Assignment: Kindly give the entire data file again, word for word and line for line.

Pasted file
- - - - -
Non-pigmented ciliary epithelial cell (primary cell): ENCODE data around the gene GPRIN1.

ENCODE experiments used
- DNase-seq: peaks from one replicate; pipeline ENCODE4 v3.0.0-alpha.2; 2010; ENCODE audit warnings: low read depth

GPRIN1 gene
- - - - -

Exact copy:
Non-pigmented ciliary epithelial cell (primary cell): ENCODE data around the gene GPRIN1.

ENCODE experiments used
- DNase-seq: peaks from one replicate; pipeline ENCODE4 v3.0.0-alpha.2; 2010; ENCODE audit warnings: low read depth

GPRIN1 gene